‘Delivering London 2012: parklands and waterways’, the Institute of Civil Engineers report describes the rational behind the landscaping and waterways regeneration of the Olympic Park. The parklands and waterways are the natural, living heart of the Olympic Park in London.
“The Olympic Park in London, site of the London 2012 Olympic and Paralympic Games, is an integrated landscape, ecological, engineered and built infrastructure project comprising parklands and venues, restored waterways and a wide range of habitats for wildlife and people. The waterways running through the heart of the park provided both a challenge and an opportunity. A challenge because they were largely derelict, polluted, inaccessible and prone to flooding. An opportunity because, lying at the very heart of the park, if designed and restored in the right way they would characterise the Olympic Park.
London 2012 Olympic Park, Source: LDA DESIGN
Significant enabling works were required to repair and reinstate the waterways infrastructure, particularly in the south part of the park where hard concrete river walls and flood defences were affected by years of neglect and under-investment. The master plans established that 5·5 km of waterways would be restored, designed to manage flood risk, enhance biodiversity and ecological connectivity.
The northern parklands are focused on the centrally located River Lea. They are more open and ecological in character than the southern parklands, with a more dramatic landform in keeping with the scale of the park. They provide the landscape context for venues and infrastructure, as well as direct visual and physical access to the river’s edge.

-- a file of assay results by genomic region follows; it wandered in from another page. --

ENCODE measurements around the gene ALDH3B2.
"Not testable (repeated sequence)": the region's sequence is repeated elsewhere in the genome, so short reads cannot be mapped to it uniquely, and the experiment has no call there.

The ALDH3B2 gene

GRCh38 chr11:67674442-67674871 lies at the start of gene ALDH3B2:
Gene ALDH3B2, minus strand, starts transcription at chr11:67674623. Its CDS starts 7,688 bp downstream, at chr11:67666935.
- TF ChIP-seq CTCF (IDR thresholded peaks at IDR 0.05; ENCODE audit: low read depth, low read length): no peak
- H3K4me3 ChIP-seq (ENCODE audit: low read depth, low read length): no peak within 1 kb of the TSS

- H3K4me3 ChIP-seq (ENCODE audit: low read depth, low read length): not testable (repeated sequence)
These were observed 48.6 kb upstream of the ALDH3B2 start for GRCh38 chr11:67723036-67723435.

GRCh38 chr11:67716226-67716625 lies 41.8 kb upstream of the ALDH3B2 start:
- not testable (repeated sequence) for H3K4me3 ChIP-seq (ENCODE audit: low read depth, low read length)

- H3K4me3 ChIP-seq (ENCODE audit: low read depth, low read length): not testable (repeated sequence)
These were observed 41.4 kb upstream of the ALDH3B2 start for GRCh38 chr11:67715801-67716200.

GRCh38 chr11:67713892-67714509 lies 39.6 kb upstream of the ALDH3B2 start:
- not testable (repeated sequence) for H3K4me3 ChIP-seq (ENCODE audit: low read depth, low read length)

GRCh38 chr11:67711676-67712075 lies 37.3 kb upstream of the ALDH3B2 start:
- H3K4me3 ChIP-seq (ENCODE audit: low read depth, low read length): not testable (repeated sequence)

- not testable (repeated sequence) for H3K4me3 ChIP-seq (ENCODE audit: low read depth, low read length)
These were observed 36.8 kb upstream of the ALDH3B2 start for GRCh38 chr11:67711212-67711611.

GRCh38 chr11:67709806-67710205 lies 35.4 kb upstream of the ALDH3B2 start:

The southern parklands are much more urban in feel because they are constrained by the canal-like Old River Lea and City Mill River surrounding the Olympic Stadium ‘island’. The banks to these two rivers extend the ecological landscape of the northern parklands, configured as naturalised river valley slopes . The western bank of the Old River Lea has retained vegetation of willows and reeds.
The creation of a new lock reduced flood risk by controlling the water levels in the park, turning what had previously been tidal into a locked system and creating the opportunity to establish new habitats along the river edges. One of the key decisions in the design of the northern parklands was to culvert the Channelsea River. This allowed the slopes down to the river to be laid back, allowing greater and easier access to the river, better visibility of the river and the creation of much more diverse and larger contiguous habitats.
Boats now travel through Three Mills Lock, the first new lock to be built in London in over 20 years. The new lock at Prescott Channel, Bromley-by-Bow, opens up the Bow Back Rivers, a network of waterways in and around the Olympic Park for the first time in decades, creating a green gateway for freight barges to enter the Olympic construction zone.
The River Lea in the northern park – largely inaccessible prior to the games – now accessible to the public in legacy. As part of the cleaning up and restoration of the river, two ‘wetland bowls’ have been created planted with reeds, rushes, sedges and iris, and with channels as refuges for fish during flooding and for their spawning.
Waterworks River is the flood channel in the southern park. As part of the flood mitigation works, it has been widened by 8 m to increase flow capacity. The 8 m widened strip is planted with marginal aquatic plants to ensure the river works is an ecological corridor and to enhance its visual appeal. Ramps have been built to provide access from the river walk to river level. This will support future long-term use of the waterways by boats, anglers and others.”
Previously, Landscape Interface Studio, Kingston University worked closely with Canal and River Trust, one of 17 partners on the EU Interreg IVC project, “Waterways Forward”, which focused on European policy in relation to inland waterways. Andrew Stumpf, Head of National Programmes at Canal and River Trust, talks to Landscape Interface Studio about the Olympic site and the contribution of canals and waterways to the Olympic Park’s landscaping.
Further reading: Water unlocks low-carbon route to London Olympics